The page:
IT and Business Insights for SMB Solution Providers

NinjaRMM Releases Version 4.6 of its RMM Solution

Enhancements in the update include an upgraded scripting engine with expanded automation capabilities and a new API that lets third-party software perform actions on endpoints instead of just monitor them. By Rich Freeman

NinjaRMM has released an updated edition of its remote monitoring and management solution with enhanced automation and a more robust API, among other changes.

Shipped this week, version 4.6 of Ninja’s RMM tool includes an upgraded scripting engine that can monitor processes and then send alerts, create tickets, or launch other scripts automatically in response to the outcome. The upshot for MSPs is increased productivity, according to Michael Shelton, NinjaRMM’s head of global support. 

“It’s basically just the next logical step after being able to deploy scripts—being able to actually take automations based off of the results of those scripts,” he says. Using the new feature, Shelton observes, technicians could create a script that searches for unauthorized applications on endpoints and deletes anything it finds automatically.

The new API, which replaces a predecessor that supported little more than basic monitoring, now lets third-party software take action like creating organizations or locations and editing policies. “It basically takes our API to a whole other level,” Shelton says. ConnectWise, he continues, will soon use the updated interface to integrate its BrightGauge reporting tool with Ninja’s solution.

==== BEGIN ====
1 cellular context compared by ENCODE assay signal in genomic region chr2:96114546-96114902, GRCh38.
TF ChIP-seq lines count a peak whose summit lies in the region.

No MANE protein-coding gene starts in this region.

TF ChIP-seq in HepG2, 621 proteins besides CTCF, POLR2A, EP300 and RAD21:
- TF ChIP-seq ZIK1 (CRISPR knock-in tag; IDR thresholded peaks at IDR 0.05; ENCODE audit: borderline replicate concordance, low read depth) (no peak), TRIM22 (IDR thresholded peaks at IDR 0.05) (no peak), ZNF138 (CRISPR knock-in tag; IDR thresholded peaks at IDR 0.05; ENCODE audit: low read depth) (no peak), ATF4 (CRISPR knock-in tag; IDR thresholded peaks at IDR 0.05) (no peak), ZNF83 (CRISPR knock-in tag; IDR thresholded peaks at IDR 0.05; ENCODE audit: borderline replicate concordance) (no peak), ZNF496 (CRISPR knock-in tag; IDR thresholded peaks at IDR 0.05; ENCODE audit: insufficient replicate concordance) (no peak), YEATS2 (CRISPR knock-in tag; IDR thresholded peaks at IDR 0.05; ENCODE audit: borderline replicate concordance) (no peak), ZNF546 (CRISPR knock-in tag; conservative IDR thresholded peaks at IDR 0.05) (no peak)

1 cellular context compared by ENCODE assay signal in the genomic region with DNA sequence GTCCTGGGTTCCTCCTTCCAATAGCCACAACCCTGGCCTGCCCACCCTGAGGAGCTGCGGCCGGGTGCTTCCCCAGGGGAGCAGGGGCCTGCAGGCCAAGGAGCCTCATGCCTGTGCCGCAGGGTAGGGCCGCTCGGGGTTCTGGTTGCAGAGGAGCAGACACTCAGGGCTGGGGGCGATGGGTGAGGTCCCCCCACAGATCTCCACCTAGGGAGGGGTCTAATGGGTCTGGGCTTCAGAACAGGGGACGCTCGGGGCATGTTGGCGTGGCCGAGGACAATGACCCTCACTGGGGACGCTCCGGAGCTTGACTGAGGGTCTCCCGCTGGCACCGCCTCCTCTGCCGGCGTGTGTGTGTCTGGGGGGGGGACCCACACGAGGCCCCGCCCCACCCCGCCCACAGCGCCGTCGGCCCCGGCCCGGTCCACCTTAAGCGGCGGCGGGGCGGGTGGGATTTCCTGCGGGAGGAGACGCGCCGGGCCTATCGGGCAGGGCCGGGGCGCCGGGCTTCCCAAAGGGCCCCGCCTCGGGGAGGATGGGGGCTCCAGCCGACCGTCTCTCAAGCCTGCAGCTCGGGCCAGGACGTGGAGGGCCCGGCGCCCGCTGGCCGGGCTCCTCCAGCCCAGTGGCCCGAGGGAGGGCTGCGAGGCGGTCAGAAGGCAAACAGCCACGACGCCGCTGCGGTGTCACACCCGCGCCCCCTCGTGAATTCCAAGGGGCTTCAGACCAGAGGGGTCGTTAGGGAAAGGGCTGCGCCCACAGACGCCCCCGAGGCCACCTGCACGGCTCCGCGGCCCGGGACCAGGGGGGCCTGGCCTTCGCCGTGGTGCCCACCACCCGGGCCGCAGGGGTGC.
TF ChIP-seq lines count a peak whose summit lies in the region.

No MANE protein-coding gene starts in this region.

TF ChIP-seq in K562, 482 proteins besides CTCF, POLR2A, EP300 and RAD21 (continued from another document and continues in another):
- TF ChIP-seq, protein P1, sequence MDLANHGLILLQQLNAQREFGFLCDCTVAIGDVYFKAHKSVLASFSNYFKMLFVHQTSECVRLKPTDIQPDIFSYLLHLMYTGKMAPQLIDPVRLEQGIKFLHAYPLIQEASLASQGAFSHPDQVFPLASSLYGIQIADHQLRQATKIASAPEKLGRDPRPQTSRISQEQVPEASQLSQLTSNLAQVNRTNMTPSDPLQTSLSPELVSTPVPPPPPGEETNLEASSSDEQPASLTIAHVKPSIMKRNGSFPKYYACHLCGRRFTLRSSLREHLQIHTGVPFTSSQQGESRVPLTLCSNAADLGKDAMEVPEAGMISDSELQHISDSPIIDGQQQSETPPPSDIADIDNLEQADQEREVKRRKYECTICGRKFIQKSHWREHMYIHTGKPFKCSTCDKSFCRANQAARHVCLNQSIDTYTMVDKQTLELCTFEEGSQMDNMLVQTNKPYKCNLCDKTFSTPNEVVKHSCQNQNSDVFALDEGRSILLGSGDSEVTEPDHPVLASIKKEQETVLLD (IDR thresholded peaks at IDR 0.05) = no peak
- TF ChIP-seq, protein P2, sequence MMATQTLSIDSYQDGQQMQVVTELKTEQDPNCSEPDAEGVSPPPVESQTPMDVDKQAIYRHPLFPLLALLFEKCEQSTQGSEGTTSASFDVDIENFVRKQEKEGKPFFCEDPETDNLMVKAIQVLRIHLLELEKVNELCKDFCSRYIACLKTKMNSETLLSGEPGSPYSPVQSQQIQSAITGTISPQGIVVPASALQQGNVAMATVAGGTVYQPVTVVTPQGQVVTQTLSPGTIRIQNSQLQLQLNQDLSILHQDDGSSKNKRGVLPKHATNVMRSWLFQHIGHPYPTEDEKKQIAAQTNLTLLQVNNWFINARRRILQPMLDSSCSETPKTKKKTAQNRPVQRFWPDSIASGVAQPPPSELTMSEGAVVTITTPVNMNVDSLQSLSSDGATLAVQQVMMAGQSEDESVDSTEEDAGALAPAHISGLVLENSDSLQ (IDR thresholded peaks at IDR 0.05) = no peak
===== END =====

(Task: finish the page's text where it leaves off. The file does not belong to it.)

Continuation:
“I think that this is going to be just the first of many such integrations that we’re going to see,” Shelton says. “We’ve had other integration partners that have wanted to build out their own integrations on their side utilizing [our] API, but they were waiting for a lot of these options.”

MSPs have been waiting for capabilities provided by the new API with even greater anticipation, he adds, noting that many partners use Ninja’s platform as a foundation for running custom management software.

“We have such a diverse and creative customer base,” Shelton says. “I suspect that the predominant use of our API is going to be within our MSP channel.”

Another update in version 4.6, which is available in the U.S. only for the moment, allows technicians to bulk import users for the first time instead of add them manually. MSPs who use TeamViewer for remote control, meanwhile, can now give Mac users the ability to approve or reject remote access sessions. Windows users received that option earlier. According to Shelton, it’s an especially relevant feature at a time when many businesses are working remotely due to concerns about COVID-19 or in response to stay-at-home regulations.

“Now that they’re not necessarily in an office, they need to have the assurance that their vendors are not going to be accessing their devices without proper permission,” he says.

Ninja has also extended permissions for its end user sharing feature to administrators with limited access rights. Primarily designed to let multiple people use the same endpoint, end user sharing has proven useful as well in recent months as a quick tool for giving work-from-home employees secure remote access to their own PC at the office. The new addition to that functionality in version 4.6 enables MSPs to empower customers with in-house IT staff to manage sharing rights on their own.

The new release supports Spanish language localization for the first time as well. According to Shelton, Ninja’s overseas user base has grown significantly in the last year. “We’re trying to make NinjaRMM accessible to as many languages as possible, so we have a pretty robust calendar ahead of us for language support,” he says.

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